Lake Shore Hall Effect Measurement (HMS) systems combine a wide resistance range, high voltage capability, high magnetic field, and broad temperature range to provide the most capable electronic transport measurement systems available today. The HMS systems feature hardware with an electromagnet and superconducting magnet-based platforms that can measure samples with resistances ranging from 10 µ ohms to 200 G ohm, provide fields to 9 tesla, temperatures from 2K to 800K, accommodate samples up to 6” in diameter, or measure up to 4 consecutive samples without a hardware change. Software features include experiment profiles with multiple measurement steps and samples, complete details of every voltage measurement, predefined measurement sequences, offline data viewing, contact formation, and depletion layer corrections.
The HMS measurement capabilities include Hall coefficient, Hall voltage, resistance, resistivity, magnetoresistance, I-V curves, carrier concentration, and mobility. The HMS measures most compound semiconductor materials including pHEMTS, SiGe, SiC, InAs, InGaAs, InP, AlGaAs, HgCdTe, and ferrites; low resistance materials including metals, transparent oxides, dilute magnetic semiconductors, and TMR materials; and high resistance materials including semi-insulating GaAs and GaN, CdTe, and photodetectors.
Quantitative Mobility Spectrum Analysis (QMSA) software technique analyzes variable magnetic field Hall data to resolve individual carrier mobilities and densities in multi-carrier devices. The QMSA software’s reliability and sensitivity make it the ideal technique for routine characterization of various multi-carrier materials and high mobility heterostructure devices. QMSA also has several advantages over previous conduction analysis techniques in that QMSA is fully automated, it does not require advance sample information, and it simultaneously provides individual carrier density and mobility (not an average over all the carriers).
Features of the 7600 Series
Features of the 9700 Series Superconducting Magnet Hall Effect Measurement Systems include:
- Standard sample resistance ranges from 0.04 m.ohm to 200 G.ohm
- Fields to 9 T
- Temperatures from 2 K to 400 K
- Quantitative Mobility Spectrum Analysis (QMSA®) software resolves individual carrier mobilities and densities in multi-carrier devices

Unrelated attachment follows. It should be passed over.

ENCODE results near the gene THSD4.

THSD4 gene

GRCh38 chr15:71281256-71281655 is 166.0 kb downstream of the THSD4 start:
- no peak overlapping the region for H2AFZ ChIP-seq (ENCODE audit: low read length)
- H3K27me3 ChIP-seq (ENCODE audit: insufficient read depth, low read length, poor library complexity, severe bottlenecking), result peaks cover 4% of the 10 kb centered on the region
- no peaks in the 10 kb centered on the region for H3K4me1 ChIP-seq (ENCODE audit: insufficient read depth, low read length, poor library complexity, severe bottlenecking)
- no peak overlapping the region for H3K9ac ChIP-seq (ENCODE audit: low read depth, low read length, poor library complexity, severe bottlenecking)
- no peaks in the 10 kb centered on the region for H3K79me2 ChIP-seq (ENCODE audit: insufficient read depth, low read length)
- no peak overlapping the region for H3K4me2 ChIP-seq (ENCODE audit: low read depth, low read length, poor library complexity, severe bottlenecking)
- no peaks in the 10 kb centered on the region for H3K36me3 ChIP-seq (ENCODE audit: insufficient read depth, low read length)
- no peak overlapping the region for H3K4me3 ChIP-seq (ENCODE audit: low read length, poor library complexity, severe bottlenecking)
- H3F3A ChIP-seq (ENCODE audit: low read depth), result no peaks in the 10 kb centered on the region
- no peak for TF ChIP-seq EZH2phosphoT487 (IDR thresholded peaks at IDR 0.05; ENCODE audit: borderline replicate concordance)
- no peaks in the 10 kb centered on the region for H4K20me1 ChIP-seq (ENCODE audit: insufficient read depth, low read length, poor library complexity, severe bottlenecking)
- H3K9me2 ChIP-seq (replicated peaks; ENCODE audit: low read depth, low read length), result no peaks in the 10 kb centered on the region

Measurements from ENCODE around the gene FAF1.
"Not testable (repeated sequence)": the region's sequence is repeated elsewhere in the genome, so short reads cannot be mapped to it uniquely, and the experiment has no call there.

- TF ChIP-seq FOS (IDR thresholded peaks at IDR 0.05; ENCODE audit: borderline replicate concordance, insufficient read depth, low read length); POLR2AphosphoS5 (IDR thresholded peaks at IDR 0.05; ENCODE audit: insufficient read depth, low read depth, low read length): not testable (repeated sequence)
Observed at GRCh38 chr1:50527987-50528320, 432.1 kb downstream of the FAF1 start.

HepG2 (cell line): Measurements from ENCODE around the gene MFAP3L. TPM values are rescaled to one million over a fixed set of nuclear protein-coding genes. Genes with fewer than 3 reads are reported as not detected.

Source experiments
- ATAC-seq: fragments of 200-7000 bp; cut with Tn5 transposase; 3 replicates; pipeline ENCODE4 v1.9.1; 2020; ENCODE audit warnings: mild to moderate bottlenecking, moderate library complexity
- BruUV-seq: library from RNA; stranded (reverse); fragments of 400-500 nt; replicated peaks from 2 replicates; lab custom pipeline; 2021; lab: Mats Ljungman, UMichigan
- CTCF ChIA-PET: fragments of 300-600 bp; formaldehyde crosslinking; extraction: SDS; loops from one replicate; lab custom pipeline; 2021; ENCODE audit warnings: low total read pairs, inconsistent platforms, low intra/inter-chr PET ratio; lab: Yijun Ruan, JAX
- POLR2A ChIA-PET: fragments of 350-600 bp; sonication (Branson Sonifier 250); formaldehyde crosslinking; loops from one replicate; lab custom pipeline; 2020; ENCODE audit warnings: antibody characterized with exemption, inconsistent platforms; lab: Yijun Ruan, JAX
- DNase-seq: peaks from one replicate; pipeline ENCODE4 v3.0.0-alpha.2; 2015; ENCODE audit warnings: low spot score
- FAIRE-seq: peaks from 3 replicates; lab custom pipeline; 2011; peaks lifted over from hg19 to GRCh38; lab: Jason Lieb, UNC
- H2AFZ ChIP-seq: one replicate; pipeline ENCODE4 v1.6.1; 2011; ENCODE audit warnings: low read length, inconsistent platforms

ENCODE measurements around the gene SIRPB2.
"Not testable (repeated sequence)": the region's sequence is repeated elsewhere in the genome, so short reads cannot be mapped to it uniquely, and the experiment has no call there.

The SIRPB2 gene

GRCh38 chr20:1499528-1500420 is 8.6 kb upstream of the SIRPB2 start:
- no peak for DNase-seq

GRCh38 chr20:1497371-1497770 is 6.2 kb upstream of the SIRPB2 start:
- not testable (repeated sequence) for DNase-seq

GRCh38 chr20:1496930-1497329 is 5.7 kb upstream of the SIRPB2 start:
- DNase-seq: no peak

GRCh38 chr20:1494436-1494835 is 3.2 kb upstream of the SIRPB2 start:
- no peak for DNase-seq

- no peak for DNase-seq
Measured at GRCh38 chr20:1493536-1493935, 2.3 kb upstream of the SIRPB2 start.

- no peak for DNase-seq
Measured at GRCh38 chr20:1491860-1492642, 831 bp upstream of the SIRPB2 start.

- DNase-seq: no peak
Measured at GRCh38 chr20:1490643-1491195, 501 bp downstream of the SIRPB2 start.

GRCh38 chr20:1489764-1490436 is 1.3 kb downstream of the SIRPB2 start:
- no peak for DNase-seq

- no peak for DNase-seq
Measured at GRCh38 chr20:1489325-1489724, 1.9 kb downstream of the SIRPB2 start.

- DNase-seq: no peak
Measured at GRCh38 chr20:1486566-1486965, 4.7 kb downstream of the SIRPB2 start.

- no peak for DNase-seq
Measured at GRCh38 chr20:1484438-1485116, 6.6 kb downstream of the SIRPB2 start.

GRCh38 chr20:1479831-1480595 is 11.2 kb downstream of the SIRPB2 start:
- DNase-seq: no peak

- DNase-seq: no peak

- Anomalous Hall Effect measurements for spintronics including dilute magnetic semiconductors and ferromagnetic metallic alloys
- AC current option measures resistance down to 10 µ.ohm and increases resolution up to 10 ppm from 0.1 ohm to 10 k.ohm
Backed and supported by nearly two decades of expertise in materials characterization systems, Lake Shore’s fully integrated Hall effect measurement systems (HMS) are used to characterize physical properties in semiconductors, as well as other electronic materials including magnetoresistors, multilayer magnetic films, dilute magnetic semiconductors, superconductors, and spintronics devices. Available in a variety of electromagnet-based configurations ranging in field up to 2 T or a powerful 9 T superconducting magnet-based configuration, Lake Shore HMS are ideally suited for the most demanding materials research applications, product development, and quality control. An assortment of options expands the functionality of Lake Shore HMS.
Modern materials ranging from compound semiconductors to nanomaterials are pushing the limits of transport measurements. Lake Shore combines precision electronics, flexible software, variable magnetic field and temperature, and a wide resistance range into the most advanced HMS. When used in combination with data taken from the variable field Hall measurement, our proprietary Quantitative Mobility Spectrum Analysis (QMSA®) software resolves individual carrier mobilities and densities in multi-carrier devices such as quantum wells and high electron mobility transistors (HEMTs).